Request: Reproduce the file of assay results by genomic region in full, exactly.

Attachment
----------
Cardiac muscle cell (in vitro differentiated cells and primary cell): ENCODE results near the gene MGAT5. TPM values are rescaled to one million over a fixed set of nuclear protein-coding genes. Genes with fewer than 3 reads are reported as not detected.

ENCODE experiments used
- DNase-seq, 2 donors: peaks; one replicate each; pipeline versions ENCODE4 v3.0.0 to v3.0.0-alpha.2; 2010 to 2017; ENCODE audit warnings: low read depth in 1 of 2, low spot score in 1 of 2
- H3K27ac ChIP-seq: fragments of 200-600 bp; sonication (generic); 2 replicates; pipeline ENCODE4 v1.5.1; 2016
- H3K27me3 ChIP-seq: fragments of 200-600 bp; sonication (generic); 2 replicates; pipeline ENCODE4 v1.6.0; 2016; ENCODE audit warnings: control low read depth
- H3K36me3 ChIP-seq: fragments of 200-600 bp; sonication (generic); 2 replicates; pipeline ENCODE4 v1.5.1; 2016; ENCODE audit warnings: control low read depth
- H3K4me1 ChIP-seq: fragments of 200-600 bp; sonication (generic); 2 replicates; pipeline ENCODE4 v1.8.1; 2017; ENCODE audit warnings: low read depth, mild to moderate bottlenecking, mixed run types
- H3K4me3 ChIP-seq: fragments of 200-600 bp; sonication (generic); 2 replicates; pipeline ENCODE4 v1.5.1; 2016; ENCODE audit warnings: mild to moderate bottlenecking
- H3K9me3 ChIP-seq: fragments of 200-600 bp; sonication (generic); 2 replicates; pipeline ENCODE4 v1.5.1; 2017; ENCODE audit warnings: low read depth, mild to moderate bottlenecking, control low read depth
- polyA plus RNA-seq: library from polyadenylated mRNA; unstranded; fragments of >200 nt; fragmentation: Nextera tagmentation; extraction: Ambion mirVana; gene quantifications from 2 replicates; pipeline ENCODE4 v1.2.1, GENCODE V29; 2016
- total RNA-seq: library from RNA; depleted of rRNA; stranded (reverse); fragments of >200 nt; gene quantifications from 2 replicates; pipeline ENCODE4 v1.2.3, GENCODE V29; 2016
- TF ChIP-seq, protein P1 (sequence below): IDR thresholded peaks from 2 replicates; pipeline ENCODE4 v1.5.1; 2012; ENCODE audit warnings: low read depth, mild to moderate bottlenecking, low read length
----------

Cardiac muscle cell (in vitro differentiated cells and primary cell): ENCODE results near the gene MGAT5. TPM values are rescaled to one million over a fixed set of nuclear protein-coding genes. Genes with fewer than 3 reads are reported as not detected.

ENCODE experiments used
- DNase-seq, 2 donors: peaks; one replicate each; pipeline versions ENCODE4 v3.0.0 to v3.0.0-alpha.2; 2010 to 2017; ENCODE audit warnings: low read depth in 1 of 2, low spot score in 1 of 2
- H3K27ac ChIP-seq: fragments of 200-600 bp; sonication (generic); 2 replicates; pipeline ENCODE4 v1.5.1; 2016
- H3K27me3 ChIP-seq: fragments of 200-600 bp; sonication (generic); 2 replicates; pipeline ENCODE4 v1.6.0; 2016; ENCODE audit warnings: control low read depth
- H3K36me3 ChIP-seq: fragments of 200-600 bp; sonication (generic); 2 replicates; pipeline ENCODE4 v1.5.1; 2016; ENCODE audit warnings: control low read depth
- H3K4me1 ChIP-seq: fragments of 200-600 bp; sonication (generic); 2 replicates; pipeline ENCODE4 v1.8.1; 2017; ENCODE audit warnings: low read depth, mild to moderate bottlenecking, mixed run types
- H3K4me3 ChIP-seq: fragments of 200-600 bp; sonication (generic); 2 replicates; pipeline ENCODE4 v1.5.1; 2016; ENCODE audit warnings: mild to moderate bottlenecking
- H3K9me3 ChIP-seq: fragments of 200-600 bp; sonication (generic); 2 replicates; pipeline ENCODE4 v1.5.1; 2017; ENCODE audit warnings: low read depth, mild to moderate bottlenecking, control low read depth
- polyA plus RNA-seq: library from polyadenylated mRNA; unstranded; fragments of >200 nt; fragmentation: Nextera tagmentation; extraction: Ambion mirVana; gene quantifications from 2 replicates; pipeline ENCODE4 v1.2.1, GENCODE V29; 2016
- total RNA-seq: library from RNA; depleted of rRNA; stranded (reverse); fragments of >200 nt; gene quantifications from 2 replicates; pipeline ENCODE4 v1.2.3, GENCODE V29; 2016
- TF ChIP-seq, protein P1 (sequence below): IDR thresholded peaks from 2 replicates; pipeline ENCODE4 v1.5.1; 2012; ENCODE audit warnings: low read depth, mild to moderate bottlenecking, low read length